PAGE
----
Democrat Judy Baker emerged the winner in the highly contested Democratic five-way primary for the 25th District Missouri House seat on Tuesday. She will face Republican Joel Jeffries in the November general election. Meanwhile, Democrat Travis Ballenger and Republican Ed Robb will vie for the 24th District seat.
The primary primary race for the 25th District House Democratic primary seat proved a challenge to voters in distinguishing like-minded candidates.
“It has been an honor to run in a field of such solid candidates who share the same Democratic ideals,” Baker said. “And we are all honored to be considered to fill Vicky Riback Wilson’s seat.”
Wilson is leaving the House after serving eight years. She is ineligible to run again because of term limits.
Baker won 40.5 percent of the vote and was trailed by attorney Mike Blum, who had 20 percent.
And although the election produced four losers — Lara Underwood, D. Duane Dimmitt, Russel P. Breyfogle and Blum — each plans to throw support behind Baker.
“We haven’t coordinated yet,” Blum said. “But whoever the nominee is, we’ll lend our volunteers, go door-to-door, make phone calls, do whatever we can to tell (the voters) who we think the best candidate is.”
Baker is an adjunct professor of economics at Columbia College and owner of a small health-care consulting firm. Jeffries is an orthopedic surgeon and co-founder of Progressive Spine Care and Rehabilitation.
Although their policies regarding health care and tort reform were exposed during the primaries, their experience in the health-care industry is likely to amplify their distinct approaches during the general election contest.
In the primary, voters elected Travis Ballenger, a 33-year-old owner of three Sofas Plus stores, over Greg Casey, 62, a retired MU political science professor.
Ballenger won by a margin of 616 votes, earning 54.8 percent of the votes.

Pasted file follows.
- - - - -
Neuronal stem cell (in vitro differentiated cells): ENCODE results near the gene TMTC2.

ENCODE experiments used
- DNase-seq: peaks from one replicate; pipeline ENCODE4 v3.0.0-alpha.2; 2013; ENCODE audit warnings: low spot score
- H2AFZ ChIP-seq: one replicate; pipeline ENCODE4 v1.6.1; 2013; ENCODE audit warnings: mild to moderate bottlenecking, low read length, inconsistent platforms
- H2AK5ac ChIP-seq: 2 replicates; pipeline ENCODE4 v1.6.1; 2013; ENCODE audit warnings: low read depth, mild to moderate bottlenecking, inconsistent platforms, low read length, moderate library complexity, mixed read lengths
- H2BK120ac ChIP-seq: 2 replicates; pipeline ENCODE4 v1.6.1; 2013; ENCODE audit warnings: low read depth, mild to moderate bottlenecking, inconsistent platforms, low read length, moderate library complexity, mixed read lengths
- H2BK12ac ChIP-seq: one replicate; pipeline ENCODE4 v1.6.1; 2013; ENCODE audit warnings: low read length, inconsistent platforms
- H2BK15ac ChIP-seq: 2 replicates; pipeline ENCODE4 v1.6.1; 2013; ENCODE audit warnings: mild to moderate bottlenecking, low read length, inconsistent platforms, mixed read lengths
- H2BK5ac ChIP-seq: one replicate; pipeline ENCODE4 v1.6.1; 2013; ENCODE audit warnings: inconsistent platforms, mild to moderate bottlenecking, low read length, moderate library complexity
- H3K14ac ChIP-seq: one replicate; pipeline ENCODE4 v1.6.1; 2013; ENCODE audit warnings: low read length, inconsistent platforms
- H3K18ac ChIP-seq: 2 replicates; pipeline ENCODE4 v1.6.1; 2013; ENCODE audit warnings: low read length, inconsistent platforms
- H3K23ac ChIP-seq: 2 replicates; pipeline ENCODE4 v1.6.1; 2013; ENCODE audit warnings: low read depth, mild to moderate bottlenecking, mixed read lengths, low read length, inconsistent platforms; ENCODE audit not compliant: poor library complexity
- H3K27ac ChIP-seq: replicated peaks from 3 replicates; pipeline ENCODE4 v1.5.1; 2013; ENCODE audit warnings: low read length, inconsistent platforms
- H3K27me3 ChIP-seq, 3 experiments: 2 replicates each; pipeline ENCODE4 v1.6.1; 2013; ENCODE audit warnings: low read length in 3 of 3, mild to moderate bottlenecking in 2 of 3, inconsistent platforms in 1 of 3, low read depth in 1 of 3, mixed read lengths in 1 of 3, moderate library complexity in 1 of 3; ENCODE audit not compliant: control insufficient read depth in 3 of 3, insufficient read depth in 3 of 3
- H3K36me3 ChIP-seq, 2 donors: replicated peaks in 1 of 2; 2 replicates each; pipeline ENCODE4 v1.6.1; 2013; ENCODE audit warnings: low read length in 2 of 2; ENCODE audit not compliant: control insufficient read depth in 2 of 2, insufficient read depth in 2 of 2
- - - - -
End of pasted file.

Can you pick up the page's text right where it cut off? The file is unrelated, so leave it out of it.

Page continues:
Despite the results of the 24th District House Democratic primary, it became clear Tuesday night that the candidates were more concerned with the welfare of the party than with individual agendas.
“If I won, Greg promised he would support me,” Ballenger said. “And if he won, I promised I would support him.”
Surveyed outside his polling place, Rock Bridge High School, Shawn Phillips, 44, said he voted for Ballenger based on his door-to-door visit with the candidate.
“Basically, I like his stances on taxes and infrastructure,” he said.
But several Casey supporters criticized Ballenger for his pro-business slant.
Beryl Ortworth, 66, said he voted for Casey because “the other guy — Ballenger — sounded like a Republican.”
Ballenger will oppose Robb, 62, the owner of an economic consulting firm and former director of the Economic and Policy Analysis Research Center at MU.
Casey said he will endorse Ballenger and join him in planning for what will be a tough race against Robb.
“Ed will throw a lot of economic arguments at Travis to throw him off his base,” Casey said. “Essentially, it will be a candidacy of small business versus a candidacy of big business.”
Robb and Ballenger are bidding to replace Democrat Chuck Graham, who is ineligible to run again because of term limits.